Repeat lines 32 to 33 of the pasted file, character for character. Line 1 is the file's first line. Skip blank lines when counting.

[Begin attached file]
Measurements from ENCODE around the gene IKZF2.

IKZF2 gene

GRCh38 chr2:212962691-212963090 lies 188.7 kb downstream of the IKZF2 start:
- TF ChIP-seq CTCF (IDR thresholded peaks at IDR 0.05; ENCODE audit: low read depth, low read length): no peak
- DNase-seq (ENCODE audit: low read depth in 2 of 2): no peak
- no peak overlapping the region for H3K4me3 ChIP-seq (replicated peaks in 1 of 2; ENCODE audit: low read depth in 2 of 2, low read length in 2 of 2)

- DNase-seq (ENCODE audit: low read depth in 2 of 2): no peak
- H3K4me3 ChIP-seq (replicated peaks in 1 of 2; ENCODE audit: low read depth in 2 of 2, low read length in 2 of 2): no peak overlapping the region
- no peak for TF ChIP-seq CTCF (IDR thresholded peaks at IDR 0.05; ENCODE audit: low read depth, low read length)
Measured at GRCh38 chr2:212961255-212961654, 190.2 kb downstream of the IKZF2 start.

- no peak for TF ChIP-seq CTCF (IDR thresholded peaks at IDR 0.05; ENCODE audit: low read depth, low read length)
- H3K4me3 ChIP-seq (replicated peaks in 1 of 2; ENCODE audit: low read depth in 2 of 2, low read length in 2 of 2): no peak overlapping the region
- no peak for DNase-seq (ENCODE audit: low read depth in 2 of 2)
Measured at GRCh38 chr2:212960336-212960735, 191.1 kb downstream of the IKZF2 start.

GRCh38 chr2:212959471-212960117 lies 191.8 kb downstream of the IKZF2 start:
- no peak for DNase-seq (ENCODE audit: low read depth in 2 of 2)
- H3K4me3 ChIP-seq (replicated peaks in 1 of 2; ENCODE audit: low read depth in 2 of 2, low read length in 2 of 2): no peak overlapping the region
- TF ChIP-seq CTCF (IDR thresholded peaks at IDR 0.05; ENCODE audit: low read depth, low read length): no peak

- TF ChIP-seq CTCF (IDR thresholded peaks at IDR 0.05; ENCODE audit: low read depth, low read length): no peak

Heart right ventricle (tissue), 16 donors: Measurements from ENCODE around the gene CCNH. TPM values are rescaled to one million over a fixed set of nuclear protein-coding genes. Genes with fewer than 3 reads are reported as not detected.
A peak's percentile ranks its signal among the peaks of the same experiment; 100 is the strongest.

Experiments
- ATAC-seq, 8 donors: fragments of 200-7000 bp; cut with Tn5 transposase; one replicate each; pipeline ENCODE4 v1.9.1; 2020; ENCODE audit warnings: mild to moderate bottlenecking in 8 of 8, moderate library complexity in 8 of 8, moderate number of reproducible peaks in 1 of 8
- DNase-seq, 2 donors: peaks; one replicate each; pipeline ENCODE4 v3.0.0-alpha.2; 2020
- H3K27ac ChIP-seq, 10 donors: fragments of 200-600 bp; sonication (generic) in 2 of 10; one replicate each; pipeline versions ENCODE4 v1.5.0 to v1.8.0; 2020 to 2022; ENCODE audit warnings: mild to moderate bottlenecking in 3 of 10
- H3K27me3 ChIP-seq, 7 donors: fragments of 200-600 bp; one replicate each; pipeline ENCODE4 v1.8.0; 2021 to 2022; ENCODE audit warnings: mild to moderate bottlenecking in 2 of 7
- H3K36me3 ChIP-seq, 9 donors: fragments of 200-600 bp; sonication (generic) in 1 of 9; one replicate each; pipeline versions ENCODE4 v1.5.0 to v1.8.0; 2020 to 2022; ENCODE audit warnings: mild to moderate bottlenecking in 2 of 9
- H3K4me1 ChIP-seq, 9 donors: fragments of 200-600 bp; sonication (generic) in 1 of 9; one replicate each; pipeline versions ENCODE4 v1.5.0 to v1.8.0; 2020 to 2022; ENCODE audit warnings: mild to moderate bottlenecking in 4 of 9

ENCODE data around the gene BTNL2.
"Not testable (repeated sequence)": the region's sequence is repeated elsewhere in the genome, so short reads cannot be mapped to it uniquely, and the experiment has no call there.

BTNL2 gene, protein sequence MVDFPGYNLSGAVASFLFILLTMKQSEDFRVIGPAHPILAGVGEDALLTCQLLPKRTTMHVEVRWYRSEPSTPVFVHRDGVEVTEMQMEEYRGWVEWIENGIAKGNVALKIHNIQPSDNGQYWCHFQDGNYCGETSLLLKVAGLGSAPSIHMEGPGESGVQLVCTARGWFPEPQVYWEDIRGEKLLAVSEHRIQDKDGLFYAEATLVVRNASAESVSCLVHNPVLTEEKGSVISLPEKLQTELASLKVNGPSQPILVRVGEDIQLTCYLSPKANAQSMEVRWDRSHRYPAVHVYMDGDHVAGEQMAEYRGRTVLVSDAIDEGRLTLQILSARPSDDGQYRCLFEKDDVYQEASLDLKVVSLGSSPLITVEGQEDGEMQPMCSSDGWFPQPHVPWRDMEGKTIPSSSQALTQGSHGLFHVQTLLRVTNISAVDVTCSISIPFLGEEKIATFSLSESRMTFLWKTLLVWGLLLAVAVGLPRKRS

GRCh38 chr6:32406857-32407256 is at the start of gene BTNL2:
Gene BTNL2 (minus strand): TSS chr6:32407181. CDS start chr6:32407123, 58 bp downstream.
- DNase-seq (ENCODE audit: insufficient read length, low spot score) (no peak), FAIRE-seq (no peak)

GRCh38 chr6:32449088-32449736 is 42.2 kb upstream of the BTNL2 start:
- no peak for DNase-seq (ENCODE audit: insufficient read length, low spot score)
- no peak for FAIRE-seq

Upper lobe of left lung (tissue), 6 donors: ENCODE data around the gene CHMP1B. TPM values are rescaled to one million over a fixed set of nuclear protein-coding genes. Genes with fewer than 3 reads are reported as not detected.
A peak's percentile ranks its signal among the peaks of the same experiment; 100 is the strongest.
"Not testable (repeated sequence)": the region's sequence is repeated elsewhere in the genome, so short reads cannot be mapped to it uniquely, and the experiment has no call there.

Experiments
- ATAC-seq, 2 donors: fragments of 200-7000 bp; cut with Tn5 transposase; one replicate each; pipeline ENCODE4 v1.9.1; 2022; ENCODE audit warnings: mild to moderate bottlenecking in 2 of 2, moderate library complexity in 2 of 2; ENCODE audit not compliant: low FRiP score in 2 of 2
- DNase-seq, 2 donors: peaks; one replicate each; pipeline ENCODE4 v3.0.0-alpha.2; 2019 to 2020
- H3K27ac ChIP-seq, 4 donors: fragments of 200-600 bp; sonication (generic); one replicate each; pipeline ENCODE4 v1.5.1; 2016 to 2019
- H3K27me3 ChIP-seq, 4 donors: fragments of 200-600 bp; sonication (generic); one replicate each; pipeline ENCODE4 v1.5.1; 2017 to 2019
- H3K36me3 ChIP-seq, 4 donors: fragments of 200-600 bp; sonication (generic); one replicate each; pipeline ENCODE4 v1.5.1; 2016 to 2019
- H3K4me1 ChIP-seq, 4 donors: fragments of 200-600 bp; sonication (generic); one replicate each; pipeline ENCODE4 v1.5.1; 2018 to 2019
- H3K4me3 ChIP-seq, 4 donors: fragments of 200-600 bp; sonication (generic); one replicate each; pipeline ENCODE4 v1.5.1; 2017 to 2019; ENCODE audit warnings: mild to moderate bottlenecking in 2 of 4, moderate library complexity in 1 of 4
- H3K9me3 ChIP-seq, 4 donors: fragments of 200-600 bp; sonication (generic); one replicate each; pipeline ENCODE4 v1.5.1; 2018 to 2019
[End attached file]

GRCh38 chr6:32406857-32407256 is at the start of gene BTNL2:
Gene BTNL2 (minus strand): TSS chr6:32407181. CDS start chr6:32407123, 58 bp downstream.